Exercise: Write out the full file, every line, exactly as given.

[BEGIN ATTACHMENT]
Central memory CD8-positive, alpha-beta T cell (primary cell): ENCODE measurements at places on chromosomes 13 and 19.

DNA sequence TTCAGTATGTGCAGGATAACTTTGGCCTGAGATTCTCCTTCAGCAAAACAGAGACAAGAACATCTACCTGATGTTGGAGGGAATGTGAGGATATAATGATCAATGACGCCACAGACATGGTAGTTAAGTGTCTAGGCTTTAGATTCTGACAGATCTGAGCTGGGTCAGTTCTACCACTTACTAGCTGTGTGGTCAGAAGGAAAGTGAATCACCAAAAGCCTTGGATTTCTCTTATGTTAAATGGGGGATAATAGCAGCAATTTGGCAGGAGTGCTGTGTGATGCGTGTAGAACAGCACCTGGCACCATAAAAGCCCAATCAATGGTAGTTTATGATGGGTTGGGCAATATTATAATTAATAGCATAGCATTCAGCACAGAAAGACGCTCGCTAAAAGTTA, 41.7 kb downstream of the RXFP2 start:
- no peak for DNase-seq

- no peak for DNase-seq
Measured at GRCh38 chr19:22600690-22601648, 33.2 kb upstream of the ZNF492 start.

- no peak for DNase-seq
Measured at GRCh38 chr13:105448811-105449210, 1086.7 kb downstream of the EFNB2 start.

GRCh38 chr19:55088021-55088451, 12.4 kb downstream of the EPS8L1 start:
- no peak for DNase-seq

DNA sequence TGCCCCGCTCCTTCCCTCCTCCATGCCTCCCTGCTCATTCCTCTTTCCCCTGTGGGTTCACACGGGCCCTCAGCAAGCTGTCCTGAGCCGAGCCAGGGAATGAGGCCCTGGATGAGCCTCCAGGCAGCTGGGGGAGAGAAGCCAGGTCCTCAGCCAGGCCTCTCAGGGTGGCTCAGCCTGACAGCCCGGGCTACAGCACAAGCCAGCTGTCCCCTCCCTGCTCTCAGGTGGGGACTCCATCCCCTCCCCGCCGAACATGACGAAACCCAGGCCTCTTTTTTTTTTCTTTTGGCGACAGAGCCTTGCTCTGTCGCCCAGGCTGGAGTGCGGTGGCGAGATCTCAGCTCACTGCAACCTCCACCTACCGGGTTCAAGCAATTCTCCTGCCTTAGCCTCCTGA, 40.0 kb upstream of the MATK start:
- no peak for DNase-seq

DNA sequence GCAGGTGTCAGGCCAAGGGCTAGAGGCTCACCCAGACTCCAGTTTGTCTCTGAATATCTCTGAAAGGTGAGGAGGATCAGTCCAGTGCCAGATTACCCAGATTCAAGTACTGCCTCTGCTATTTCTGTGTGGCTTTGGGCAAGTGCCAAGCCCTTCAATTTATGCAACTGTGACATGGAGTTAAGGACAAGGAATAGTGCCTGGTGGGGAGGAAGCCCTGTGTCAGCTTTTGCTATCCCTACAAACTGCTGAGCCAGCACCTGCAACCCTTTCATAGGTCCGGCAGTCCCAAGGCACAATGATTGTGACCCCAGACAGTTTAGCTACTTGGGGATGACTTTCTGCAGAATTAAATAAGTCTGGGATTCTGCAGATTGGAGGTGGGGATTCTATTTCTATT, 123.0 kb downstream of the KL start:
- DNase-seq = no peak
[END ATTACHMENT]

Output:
Central memory CD8-positive, alpha-beta T cell (primary cell): ENCODE measurements at places on chromosomes 13 and 19.

DNA sequence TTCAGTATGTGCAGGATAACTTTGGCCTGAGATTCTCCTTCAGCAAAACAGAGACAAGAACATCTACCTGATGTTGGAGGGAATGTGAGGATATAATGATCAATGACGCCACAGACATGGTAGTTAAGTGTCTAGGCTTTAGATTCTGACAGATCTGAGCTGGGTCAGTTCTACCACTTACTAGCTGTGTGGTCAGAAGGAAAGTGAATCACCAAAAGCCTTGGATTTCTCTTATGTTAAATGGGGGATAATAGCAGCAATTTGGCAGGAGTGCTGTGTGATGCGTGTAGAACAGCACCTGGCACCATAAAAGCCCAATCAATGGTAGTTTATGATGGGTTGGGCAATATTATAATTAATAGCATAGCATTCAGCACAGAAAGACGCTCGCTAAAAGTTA, 41.7 kb downstream of the RXFP2 start:
- no peak for DNase-seq

- no peak for DNase-seq
Measured at GRCh38 chr19:22600690-22601648, 33.2 kb upstream of the ZNF492 start.

- no peak for DNase-seq
Measured at GRCh38 chr13:105448811-105449210, 1086.7 kb downstream of the EFNB2 start.

GRCh38 chr19:55088021-55088451, 12.4 kb downstream of the EPS8L1 start:
- no peak for DNase-seq

DNA sequence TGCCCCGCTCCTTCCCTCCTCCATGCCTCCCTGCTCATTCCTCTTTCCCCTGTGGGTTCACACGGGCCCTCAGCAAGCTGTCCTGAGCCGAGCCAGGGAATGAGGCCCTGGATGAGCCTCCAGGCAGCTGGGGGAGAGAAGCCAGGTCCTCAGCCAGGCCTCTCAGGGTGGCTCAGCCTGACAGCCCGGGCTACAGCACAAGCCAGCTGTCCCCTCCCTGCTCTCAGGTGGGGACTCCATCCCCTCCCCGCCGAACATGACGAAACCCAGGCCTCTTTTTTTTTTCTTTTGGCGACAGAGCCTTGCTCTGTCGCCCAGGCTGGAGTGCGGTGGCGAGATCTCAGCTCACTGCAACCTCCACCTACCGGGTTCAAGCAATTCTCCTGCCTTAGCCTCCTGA, 40.0 kb upstream of the MATK start:
- no peak for DNase-seq

DNA sequence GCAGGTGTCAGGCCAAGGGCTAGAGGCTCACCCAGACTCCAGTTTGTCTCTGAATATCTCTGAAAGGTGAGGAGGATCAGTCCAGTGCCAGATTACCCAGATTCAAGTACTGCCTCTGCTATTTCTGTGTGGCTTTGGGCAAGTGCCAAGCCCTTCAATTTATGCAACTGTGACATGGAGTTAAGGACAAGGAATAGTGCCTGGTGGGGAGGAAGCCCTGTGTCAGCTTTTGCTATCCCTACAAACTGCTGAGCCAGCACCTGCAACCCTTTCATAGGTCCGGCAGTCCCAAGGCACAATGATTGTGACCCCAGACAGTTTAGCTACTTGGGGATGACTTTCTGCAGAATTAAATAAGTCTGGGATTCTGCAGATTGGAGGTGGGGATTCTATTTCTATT, 123.0 kb downstream of the KL start:
- DNase-seq = no peak